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My first stirrings of discomfort at Taylor Swift’s show in Las Vegas hit after the infectious beat faded from fan-favorite “Cruel Summer,” the second song in her supersized set.
Swift strutted across the stage in a sequin bodysuit and matching boots. Her cat eye was drawn sharp enough to kill a man, as she says.
She thanked the crowd of thousands of cheering fans for their deafening support and as the roars died down, she paused, and then bellowed out the line that undid me — and sent a powerful message about embracing success to the tens of thousands of women in attendance.
“You’re making me feel like I’m the first woman to ever headline Allegiant Stadium.”
She flicked her gaze down to her biceps and pumped her arms in victory.
The crowd lost it. My jaw dropped. My gut clenched and braced itself for a blow.
I’d just heard Swift, a woman, bellow out her accomplishment, with no qualifiers, no, “I did a thing” and not a single ounce of humility to soften the punch.
It was just an unapologetic and audacious declaration of her success.
Challenging double standards
When I walked into Allegiant Stadium in Las Vegas, I expected to be blown away by Swift and the 44 songs she performs live for the “Eras Tour.” But I didn’t expect to feel uncomfortable at her declaration of her unbridled ambition.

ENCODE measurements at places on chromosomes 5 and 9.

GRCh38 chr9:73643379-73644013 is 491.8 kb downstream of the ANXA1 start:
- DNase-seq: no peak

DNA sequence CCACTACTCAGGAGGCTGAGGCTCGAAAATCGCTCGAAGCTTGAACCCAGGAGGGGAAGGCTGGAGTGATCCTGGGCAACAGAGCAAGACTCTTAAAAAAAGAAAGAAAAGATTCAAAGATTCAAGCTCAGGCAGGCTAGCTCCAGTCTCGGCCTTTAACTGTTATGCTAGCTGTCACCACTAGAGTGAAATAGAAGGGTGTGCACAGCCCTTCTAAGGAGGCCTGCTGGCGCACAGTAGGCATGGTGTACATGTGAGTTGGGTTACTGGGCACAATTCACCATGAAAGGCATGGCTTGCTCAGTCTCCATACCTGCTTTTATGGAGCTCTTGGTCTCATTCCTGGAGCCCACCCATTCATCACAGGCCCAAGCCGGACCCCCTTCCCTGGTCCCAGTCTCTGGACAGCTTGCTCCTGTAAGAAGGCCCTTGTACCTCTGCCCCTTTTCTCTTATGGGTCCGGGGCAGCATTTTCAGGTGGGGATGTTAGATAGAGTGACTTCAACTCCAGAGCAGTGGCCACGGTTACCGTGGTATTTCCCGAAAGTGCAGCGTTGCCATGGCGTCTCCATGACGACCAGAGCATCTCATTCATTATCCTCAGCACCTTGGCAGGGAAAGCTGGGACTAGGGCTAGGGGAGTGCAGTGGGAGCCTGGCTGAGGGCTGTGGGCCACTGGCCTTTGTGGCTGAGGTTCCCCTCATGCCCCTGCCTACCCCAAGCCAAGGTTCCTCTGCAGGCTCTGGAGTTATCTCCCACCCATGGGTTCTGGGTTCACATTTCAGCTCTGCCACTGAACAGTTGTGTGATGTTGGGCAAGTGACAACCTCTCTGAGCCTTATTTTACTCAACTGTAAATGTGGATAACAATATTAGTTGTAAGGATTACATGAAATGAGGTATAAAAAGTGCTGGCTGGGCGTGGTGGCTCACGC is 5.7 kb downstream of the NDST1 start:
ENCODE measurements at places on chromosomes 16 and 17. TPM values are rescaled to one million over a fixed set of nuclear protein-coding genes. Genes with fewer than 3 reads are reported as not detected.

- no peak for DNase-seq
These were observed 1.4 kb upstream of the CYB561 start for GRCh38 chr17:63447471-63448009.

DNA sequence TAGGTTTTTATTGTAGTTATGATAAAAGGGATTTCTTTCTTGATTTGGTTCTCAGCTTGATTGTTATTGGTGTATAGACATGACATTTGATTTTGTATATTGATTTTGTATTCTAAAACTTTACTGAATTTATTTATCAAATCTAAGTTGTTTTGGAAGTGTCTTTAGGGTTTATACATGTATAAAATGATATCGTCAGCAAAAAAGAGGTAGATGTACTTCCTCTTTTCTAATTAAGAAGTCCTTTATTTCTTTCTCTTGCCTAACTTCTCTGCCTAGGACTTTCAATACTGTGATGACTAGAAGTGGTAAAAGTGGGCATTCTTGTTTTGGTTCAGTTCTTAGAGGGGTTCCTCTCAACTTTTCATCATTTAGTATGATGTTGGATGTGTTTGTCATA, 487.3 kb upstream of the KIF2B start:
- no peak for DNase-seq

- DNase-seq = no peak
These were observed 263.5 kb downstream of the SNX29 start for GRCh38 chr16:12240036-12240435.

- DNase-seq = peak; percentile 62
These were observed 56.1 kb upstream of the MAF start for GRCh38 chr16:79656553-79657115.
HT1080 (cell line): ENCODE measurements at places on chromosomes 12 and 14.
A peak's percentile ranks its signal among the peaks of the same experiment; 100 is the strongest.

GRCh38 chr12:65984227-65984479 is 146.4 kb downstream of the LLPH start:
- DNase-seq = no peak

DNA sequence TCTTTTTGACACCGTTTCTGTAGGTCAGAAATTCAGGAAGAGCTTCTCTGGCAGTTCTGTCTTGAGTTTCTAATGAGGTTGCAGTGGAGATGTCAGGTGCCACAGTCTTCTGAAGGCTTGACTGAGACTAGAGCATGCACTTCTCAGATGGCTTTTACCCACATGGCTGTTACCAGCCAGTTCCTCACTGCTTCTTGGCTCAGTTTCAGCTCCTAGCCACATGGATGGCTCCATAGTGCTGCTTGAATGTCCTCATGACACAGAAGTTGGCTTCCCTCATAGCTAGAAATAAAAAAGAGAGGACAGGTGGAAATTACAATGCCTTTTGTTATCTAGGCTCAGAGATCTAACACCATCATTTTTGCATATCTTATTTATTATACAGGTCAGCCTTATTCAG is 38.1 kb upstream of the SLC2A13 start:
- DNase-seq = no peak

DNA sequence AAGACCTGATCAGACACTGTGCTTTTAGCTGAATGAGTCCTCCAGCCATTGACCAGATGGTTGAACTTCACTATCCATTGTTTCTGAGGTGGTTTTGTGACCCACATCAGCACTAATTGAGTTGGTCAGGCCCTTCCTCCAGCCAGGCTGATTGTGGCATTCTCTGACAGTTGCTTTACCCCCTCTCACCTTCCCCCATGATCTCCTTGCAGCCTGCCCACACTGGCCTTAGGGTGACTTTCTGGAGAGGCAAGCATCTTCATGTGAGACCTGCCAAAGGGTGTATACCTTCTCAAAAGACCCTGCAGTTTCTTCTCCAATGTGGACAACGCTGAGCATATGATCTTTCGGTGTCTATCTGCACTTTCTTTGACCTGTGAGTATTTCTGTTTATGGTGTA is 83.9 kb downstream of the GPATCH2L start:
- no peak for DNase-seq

The timing of her declaration was a little cheeky; it was part of her introduction to the song, “The Man,” which calls attention to the sexist double standards that women face, including ones Swift has battled in the music industry.
“What’s it like to brag about raking in dollars and getting bitches and models,” she sang. “If I was out ﬂashing my dollars, I’d be a bitch, not a baller.”
When she shouted out her accomplishment in Las Vegas, alongside a matching victory dance, I’m sure it was meant to conjure masculinity and highlight the double standard surrounding success, since nothing Taylor Alison Swift does is unintentional. She’s known for leaving an unending trail of Easter eggs for her fans to find and decipher, which reveal clues about things like album drops and the true meaning of a lyric.
She’s a mastermind in everything she does, sings and shouts to a football stadium full of fans.
That’s why, even if the timing was part of her performance around “The Man,” it was also no accident that Swift decided to belt out her success that night.
And whether we were cringing in our seats, like me, or cheering her on, also like me, her words delivered a powerful message.
I’m insecure about my own ambition
The discomfort I felt had nothing to do with Swift or her record-setting performance. My inner cringe was fueled by my own insecurities with female ambition and the social conditioning that has taught me to shy away from owning my successes. I was projecting my own unease on Swift.
Intellectually, I root for ambitious women to take up space in the world, but emotionally, I’ve got some deep-seated resistance to the idea, as evidenced by my gut reaction.